Nufarm hit by Moscow’s invasion of Ukraine

Agricultural chemical maker Nufarm has been doubly hit by the Russian invasion of Ukraine with doubts about the future of its business in both countries.

The company told investors it had provisioned losses in the dispute between $30 million and $40 million, although it said its Russian and Ukrainian businesses were nascent and “non-material”.

CEO Greg Hunt said: Nufarm has fledgling operations in Ukraine and Russia and our first priority has been to ensure the safety and support of our employees in both countries.

“In addition to the safety of our employees, we are focusing on the security of supply of our customers and continue to closely monitor developments and prepare accordingly.

“Food safety is a human right and Nufarm helps ensure that producers can access the products they need to support the global and local food supply.”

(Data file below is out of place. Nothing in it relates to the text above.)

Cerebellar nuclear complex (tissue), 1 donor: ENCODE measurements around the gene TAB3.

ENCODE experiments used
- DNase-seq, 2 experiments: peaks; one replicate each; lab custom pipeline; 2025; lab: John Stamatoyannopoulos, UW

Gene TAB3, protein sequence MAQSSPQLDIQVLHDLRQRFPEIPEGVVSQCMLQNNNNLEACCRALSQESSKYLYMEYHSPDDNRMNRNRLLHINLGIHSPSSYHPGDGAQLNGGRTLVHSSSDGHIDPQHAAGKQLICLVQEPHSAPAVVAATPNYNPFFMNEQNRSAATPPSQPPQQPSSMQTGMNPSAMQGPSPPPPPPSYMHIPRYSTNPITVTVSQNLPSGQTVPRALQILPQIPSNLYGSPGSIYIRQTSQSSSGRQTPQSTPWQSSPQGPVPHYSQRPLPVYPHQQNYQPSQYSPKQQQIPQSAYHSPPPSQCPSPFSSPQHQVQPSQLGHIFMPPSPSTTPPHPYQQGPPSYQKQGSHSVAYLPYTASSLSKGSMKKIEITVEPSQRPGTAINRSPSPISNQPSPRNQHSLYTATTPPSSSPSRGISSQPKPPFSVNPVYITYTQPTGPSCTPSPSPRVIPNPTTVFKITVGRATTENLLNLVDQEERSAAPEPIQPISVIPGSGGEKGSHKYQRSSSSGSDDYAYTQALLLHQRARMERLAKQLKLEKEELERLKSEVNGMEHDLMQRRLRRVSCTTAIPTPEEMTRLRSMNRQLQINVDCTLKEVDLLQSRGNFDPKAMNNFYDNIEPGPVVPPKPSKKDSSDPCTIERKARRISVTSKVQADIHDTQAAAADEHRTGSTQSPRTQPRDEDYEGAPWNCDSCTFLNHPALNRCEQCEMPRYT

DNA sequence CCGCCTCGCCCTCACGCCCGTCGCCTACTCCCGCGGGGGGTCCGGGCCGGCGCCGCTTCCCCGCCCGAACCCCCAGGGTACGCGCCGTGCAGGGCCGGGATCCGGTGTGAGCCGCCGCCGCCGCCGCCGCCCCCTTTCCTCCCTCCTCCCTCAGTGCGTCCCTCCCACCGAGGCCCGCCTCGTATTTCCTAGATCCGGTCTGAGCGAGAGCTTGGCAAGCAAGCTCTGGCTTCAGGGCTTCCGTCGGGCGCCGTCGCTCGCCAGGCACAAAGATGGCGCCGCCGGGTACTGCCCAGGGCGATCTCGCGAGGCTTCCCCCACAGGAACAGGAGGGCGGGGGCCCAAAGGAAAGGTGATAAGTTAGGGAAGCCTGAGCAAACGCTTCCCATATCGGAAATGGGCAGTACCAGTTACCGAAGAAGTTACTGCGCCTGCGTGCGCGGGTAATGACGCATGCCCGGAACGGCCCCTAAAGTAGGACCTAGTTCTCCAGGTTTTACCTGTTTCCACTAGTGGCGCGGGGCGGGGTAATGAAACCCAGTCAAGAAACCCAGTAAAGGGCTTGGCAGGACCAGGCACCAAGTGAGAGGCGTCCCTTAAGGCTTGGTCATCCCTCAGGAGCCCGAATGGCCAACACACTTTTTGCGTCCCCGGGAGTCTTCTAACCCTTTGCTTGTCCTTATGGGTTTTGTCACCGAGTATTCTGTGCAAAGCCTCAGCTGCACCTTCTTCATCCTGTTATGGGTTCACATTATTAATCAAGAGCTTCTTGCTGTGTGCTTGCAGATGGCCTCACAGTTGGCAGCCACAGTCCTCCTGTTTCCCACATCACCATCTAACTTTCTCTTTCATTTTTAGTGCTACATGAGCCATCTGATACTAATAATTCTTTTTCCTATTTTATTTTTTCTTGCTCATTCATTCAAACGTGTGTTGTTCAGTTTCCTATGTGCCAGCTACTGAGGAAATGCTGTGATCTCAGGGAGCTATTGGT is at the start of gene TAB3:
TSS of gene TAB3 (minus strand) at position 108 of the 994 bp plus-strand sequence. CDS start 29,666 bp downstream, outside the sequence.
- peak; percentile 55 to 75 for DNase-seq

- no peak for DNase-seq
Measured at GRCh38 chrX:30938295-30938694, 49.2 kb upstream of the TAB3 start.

Nufarm has consolidated operations at fewer sites in recent years, resulting in the closure of a manufacturing plant in Botlek, the Netherlands, and increased capacity of manufacturing facilities in Wyke, England and in Gaillon, France.

The company has a Ukrainian subsidiary Nufarm Ukraine LLC while AgroDunai has been acting as an agent in Russia and Belarus since 2019, handling import, customs clearance and delivery.

Hunt said the company takes a conservative approach to assessing the recoverability of its inventory, receivables and associated assets in the two warring countries.

“The total maximum exposure in terms of inventories and receivables held in the two countries is less than 2% of the group’s total inventories and receivables.”

Nufarm said it expected to report underlying EDITDA revenue of between $320 million and $340 million for 1H22.

“Nufarm has seen strong demand and increased revenue for our crop protection and seed products in the first half.

“This is the result of low commodity prices and favorable trading conditions in each of the regions in which we operate, our strategic initiatives and the investments we have made in our portfolio.”

Global uncertainties led to an increase in forward sales in the first half.

Photo: AgroDunai

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Melvin B. Baillie